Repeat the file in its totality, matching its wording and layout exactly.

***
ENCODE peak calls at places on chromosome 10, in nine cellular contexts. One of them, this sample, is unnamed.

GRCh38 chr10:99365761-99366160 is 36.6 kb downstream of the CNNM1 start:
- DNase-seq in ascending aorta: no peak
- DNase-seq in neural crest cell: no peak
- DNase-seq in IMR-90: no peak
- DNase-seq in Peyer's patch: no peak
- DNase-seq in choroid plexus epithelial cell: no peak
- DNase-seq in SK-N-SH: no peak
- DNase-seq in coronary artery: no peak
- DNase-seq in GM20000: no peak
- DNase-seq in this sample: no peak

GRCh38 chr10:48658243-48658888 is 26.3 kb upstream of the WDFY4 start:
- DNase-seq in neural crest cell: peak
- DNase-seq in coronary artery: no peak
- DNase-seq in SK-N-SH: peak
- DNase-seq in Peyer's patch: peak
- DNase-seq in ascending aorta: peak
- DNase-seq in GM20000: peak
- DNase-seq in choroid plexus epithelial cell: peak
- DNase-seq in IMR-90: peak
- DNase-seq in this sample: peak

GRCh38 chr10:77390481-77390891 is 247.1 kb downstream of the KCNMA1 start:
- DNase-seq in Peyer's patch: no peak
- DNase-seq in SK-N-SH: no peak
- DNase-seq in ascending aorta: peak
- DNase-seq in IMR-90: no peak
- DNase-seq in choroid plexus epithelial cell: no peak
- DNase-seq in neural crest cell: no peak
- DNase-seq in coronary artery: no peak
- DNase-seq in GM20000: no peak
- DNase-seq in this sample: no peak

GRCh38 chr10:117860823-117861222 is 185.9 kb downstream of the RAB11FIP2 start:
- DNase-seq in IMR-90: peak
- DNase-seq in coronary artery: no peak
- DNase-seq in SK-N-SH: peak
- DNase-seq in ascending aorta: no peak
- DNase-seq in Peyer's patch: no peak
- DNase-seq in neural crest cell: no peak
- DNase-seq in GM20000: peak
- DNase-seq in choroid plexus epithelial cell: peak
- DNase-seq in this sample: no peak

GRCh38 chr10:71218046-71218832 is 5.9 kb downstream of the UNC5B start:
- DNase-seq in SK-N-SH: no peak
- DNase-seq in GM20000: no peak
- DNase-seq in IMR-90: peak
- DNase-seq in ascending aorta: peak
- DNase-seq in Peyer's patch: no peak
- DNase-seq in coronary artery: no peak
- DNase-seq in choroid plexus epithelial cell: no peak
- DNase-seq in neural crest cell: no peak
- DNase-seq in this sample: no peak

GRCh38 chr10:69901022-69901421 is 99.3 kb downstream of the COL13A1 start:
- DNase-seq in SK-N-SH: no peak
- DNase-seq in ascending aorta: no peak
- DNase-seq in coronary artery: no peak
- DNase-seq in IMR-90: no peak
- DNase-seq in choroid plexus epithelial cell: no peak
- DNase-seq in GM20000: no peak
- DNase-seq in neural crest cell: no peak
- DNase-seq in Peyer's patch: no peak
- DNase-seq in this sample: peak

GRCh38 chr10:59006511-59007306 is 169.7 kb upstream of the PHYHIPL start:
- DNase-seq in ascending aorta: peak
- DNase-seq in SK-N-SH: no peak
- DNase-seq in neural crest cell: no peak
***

ENCODE peak calls at places on chromosome 10, in nine cellular contexts. One of them, this sample, is unnamed.

GRCh38 chr10:99365761-99366160 is 36.6 kb downstream of the CNNM1 start:
- DNase-seq in ascending aorta: no peak
- DNase-seq in neural crest cell: no peak
- DNase-seq in IMR-90: no peak
- DNase-seq in Peyer's patch: no peak
- DNase-seq in choroid plexus epithelial cell: no peak
- DNase-seq in SK-N-SH: no peak
- DNase-seq in coronary artery: no peak
- DNase-seq in GM20000: no peak
- DNase-seq in this sample: no peak

GRCh38 chr10:48658243-48658888 is 26.3 kb upstream of the WDFY4 start:
- DNase-seq in neural crest cell: peak
- DNase-seq in coronary artery: no peak
- DNase-seq in SK-N-SH: peak
- DNase-seq in Peyer's patch: peak
- DNase-seq in ascending aorta: peak
- DNase-seq in GM20000: peak
- DNase-seq in choroid plexus epithelial cell: peak
- DNase-seq in IMR-90: peak
- DNase-seq in this sample: peak

GRCh38 chr10:77390481-77390891 is 247.1 kb downstream of the KCNMA1 start:
- DNase-seq in Peyer's patch: no peak
- DNase-seq in SK-N-SH: no peak
- DNase-seq in ascending aorta: peak
- DNase-seq in IMR-90: no peak
- DNase-seq in choroid plexus epithelial cell: no peak
- DNase-seq in neural crest cell: no peak
- DNase-seq in coronary artery: no peak
- DNase-seq in GM20000: no peak
- DNase-seq in this sample: no peak

GRCh38 chr10:117860823-117861222 is 185.9 kb downstream of the RAB11FIP2 start:
- DNase-seq in IMR-90: peak
- DNase-seq in coronary artery: no peak
- DNase-seq in SK-N-SH: peak
- DNase-seq in ascending aorta: no peak
- DNase-seq in Peyer's patch: no peak
- DNase-seq in neural crest cell: no peak
- DNase-seq in GM20000: peak
- DNase-seq in choroid plexus epithelial cell: peak
- DNase-seq in this sample: no peak

GRCh38 chr10:71218046-71218832 is 5.9 kb downstream of the UNC5B start:
- DNase-seq in SK-N-SH: no peak
- DNase-seq in GM20000: no peak
- DNase-seq in IMR-90: peak
- DNase-seq in ascending aorta: peak
- DNase-seq in Peyer's patch: no peak
- DNase-seq in coronary artery: no peak
- DNase-seq in choroid plexus epithelial cell: no peak
- DNase-seq in neural crest cell: no peak
- DNase-seq in this sample: no peak

GRCh38 chr10:69901022-69901421 is 99.3 kb downstream of the COL13A1 start:
- DNase-seq in SK-N-SH: no peak
- DNase-seq in ascending aorta: no peak
- DNase-seq in coronary artery: no peak
- DNase-seq in IMR-90: no peak
- DNase-seq in choroid plexus epithelial cell: no peak
- DNase-seq in GM20000: no peak
- DNase-seq in neural crest cell: no peak
- DNase-seq in Peyer's patch: no peak
- DNase-seq in this sample: peak

GRCh38 chr10:59006511-59007306 is 169.7 kb upstream of the PHYHIPL start:
- DNase-seq in ascending aorta: peak
- DNase-seq in SK-N-SH: no peak
- DNase-seq in neural crest cell: no peak